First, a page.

Flag Day was introduced to Poland in 2004, bridging the gap between International Workers’ Day on 1 May and Constitution Day on 3 May. The 3 May holiday, which celebrates the democratic constitution passed by Polish nobles in parliament on 3 May 1791, was banned by the communist regime, but reinstated in 1990. During the Cold War era, party functionaries were compelled to make sure that all national flags were taken down on 2 May, so that they would not remain aloft during the banned holiday. Owing to the symbolism of the forbidden holiday, 3 May was a popular date for protests by dissidents against the communist regime.
Flag Day has an added resonance as on 2 May 1945, Polish troops hoisted the national flag over the ruins of Hitler’s Berlin at the iconic Prussian Victory Column (Siegessaule), almost six years after the Nazi invasion of Poland. It was immediately noticed by Soviets. It was “abuse to the Soviet Union” to fix a flag without permission of “Red Army authorities” and even before Red Army fixed red flag. Polish soldiers were arrested and avoided to be shot only because German capitulation announcementt.
The Polish Flag day celebrated in Warsaw
The national colors are white and red in two horizontal parallel strips, the upper strip being white and the lower red. The process whereby those colors became the national flag was quite complicated and gradual. The origin of the flag colors goes back to the Piast dynasty times and it relates to a white eagle on a red shield. Those colors were subsequently used as national in the 18th century and cockades were worn by soldiers and civilians in their caps. Unfortunately colors of cockades and the number of strips were not always the same. This lack of uniformity was finished on February 7th, 1831, by Polish Sejm with its resolution which adopted the white and red colors of the coat of arms as official colors of Polish Kingdom and Great Lithuanian Princedom.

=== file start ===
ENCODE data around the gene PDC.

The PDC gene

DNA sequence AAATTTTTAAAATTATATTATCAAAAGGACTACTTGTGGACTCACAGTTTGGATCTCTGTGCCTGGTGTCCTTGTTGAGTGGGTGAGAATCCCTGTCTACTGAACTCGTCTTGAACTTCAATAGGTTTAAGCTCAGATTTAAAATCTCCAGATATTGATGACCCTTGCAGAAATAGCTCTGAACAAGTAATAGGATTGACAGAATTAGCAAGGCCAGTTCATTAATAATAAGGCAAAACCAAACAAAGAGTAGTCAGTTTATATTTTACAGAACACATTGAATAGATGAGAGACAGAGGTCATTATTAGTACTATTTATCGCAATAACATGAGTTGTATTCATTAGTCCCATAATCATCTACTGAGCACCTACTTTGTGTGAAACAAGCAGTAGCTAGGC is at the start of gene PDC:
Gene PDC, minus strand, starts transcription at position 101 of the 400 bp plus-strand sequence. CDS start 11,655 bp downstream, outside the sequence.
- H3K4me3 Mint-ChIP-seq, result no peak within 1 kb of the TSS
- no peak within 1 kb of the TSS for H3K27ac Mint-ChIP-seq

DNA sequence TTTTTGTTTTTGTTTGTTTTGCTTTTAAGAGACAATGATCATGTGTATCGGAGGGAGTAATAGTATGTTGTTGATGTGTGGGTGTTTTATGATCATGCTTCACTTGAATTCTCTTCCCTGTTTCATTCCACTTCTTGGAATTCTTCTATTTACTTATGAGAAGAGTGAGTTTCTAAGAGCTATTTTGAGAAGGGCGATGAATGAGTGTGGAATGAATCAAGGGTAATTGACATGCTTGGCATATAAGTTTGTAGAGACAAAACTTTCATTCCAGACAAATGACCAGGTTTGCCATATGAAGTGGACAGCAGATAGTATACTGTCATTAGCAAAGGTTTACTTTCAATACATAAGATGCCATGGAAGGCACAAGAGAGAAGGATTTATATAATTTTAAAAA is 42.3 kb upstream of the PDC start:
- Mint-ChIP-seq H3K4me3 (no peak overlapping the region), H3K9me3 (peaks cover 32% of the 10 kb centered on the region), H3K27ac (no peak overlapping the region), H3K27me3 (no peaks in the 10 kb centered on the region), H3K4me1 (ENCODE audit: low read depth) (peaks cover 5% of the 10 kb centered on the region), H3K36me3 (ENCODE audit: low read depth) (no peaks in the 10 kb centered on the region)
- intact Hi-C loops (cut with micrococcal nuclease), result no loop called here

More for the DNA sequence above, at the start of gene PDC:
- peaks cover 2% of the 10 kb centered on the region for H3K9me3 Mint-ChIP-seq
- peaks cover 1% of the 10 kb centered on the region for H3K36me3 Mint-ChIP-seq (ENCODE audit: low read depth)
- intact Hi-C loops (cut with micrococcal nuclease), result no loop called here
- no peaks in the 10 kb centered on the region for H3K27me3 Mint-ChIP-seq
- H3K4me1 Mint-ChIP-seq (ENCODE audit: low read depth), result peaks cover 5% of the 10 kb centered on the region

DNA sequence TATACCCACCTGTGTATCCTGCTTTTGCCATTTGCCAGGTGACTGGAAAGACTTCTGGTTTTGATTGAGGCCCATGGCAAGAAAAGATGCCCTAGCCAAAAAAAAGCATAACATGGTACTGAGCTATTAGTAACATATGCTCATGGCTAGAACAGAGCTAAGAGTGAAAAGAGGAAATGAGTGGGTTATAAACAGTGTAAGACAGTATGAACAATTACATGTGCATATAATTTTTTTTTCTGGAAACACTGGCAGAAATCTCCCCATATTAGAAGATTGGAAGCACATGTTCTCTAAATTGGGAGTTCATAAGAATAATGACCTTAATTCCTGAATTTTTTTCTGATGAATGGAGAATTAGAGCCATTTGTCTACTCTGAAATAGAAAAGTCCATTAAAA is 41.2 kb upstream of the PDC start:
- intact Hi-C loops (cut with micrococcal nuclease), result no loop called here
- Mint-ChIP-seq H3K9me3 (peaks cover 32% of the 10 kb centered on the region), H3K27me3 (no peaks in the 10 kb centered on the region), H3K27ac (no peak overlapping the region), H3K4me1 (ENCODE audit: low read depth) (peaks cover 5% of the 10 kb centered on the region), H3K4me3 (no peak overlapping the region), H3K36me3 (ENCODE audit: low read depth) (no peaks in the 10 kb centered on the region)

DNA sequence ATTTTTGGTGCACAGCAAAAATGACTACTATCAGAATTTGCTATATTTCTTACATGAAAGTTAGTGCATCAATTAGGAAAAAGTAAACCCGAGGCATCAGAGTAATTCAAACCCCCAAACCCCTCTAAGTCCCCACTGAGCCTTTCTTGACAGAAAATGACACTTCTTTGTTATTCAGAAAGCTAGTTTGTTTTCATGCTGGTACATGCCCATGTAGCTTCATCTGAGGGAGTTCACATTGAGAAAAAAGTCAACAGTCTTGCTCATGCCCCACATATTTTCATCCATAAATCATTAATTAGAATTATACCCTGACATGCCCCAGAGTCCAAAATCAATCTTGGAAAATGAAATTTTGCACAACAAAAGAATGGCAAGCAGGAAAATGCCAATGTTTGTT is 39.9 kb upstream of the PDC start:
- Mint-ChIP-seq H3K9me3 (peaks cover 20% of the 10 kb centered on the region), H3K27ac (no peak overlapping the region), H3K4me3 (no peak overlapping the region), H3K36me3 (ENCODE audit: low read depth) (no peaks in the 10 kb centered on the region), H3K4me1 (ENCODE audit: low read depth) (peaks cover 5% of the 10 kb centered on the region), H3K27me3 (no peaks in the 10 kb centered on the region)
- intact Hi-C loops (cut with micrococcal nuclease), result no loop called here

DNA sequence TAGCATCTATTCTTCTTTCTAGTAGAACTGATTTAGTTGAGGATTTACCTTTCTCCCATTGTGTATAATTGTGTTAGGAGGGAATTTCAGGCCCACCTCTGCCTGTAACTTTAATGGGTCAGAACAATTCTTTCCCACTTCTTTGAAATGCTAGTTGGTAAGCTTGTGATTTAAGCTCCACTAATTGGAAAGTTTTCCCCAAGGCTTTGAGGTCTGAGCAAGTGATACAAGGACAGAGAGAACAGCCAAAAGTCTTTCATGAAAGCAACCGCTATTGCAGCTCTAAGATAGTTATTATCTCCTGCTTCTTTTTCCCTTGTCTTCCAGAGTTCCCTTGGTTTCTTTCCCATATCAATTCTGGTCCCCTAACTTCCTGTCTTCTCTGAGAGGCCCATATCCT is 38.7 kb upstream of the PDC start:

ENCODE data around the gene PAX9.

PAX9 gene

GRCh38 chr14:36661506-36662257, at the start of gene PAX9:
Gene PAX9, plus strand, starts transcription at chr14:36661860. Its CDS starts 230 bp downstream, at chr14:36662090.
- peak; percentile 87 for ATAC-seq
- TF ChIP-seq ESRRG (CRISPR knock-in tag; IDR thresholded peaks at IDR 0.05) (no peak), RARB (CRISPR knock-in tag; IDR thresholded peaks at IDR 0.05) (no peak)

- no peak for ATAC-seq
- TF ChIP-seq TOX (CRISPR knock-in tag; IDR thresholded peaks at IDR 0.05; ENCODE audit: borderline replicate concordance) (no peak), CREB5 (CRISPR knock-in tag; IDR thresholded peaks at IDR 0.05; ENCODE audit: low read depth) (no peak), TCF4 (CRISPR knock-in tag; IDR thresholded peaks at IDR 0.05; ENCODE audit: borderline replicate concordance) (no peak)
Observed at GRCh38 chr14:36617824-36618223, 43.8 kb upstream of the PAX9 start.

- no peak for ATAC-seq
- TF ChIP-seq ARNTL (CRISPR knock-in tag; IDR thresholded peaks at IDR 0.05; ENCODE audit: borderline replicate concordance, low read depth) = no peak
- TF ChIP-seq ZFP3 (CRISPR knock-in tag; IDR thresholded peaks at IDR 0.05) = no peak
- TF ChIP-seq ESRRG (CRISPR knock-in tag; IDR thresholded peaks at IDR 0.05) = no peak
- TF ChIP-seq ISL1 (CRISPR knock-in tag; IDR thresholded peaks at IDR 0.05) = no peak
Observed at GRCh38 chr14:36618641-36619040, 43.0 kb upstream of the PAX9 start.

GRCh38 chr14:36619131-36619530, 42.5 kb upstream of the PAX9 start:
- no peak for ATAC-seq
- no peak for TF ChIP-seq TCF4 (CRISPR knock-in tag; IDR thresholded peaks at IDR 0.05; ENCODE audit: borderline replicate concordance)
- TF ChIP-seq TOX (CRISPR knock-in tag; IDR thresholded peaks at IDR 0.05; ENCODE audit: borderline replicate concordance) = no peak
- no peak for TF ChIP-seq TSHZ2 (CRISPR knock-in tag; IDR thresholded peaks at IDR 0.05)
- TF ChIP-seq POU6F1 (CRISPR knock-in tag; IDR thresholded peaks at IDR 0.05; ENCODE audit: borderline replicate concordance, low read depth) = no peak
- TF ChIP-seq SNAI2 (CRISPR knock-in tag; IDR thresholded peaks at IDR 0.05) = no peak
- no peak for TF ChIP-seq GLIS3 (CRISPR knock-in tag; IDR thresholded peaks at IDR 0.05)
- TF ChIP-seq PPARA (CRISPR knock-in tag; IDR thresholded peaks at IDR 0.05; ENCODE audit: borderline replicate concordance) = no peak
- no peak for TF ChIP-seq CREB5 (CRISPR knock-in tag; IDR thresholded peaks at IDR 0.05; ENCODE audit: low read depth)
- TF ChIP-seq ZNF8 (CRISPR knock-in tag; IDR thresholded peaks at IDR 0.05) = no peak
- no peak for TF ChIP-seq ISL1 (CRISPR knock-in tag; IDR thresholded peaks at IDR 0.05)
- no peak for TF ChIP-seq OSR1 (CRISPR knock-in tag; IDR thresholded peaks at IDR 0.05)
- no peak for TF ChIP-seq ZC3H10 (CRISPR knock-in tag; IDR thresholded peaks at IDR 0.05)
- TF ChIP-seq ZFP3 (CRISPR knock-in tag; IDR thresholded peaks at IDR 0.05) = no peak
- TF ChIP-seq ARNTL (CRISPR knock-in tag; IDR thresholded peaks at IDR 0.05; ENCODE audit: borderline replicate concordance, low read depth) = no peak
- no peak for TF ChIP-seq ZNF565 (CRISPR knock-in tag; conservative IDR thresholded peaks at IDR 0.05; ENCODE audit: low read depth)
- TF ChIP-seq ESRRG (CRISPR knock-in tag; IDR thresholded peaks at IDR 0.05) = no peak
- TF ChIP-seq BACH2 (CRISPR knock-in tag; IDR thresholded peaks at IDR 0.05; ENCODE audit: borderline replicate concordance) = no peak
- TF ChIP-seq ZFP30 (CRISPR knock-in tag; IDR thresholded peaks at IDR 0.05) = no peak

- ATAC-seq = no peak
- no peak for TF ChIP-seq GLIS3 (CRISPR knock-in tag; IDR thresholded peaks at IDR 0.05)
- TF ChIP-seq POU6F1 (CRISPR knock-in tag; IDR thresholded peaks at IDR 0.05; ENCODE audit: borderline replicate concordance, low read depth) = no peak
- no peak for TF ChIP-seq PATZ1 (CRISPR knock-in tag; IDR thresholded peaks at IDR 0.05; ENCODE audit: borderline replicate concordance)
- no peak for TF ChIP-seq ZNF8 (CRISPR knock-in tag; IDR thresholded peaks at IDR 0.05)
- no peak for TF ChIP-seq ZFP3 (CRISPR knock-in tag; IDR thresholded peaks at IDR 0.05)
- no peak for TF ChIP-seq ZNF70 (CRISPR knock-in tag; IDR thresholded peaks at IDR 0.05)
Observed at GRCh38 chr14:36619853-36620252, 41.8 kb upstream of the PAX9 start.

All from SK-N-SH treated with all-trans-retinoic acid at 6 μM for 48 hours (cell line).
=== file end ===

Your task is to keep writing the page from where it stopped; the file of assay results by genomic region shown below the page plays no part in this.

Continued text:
During XIX and XX century those colors together with a white eagle with a crown on a red shield were symbols of fight for freedom of Poland and patriotism. Under this flag Polish soldiers fought for sovereignty and honor of our country. During World War II Poles were fighting under white and red flag at the front in France, United Kingdom, Belgium, Holland, Norway, Libya, Soviet Russia and Italy, on the ground and in the air, with honor and love for Poland and freedom.
Nowadays, the flag with white and red stripes is a symbol of Polish sovereignty, solidarity, tradition, patriotism and honor.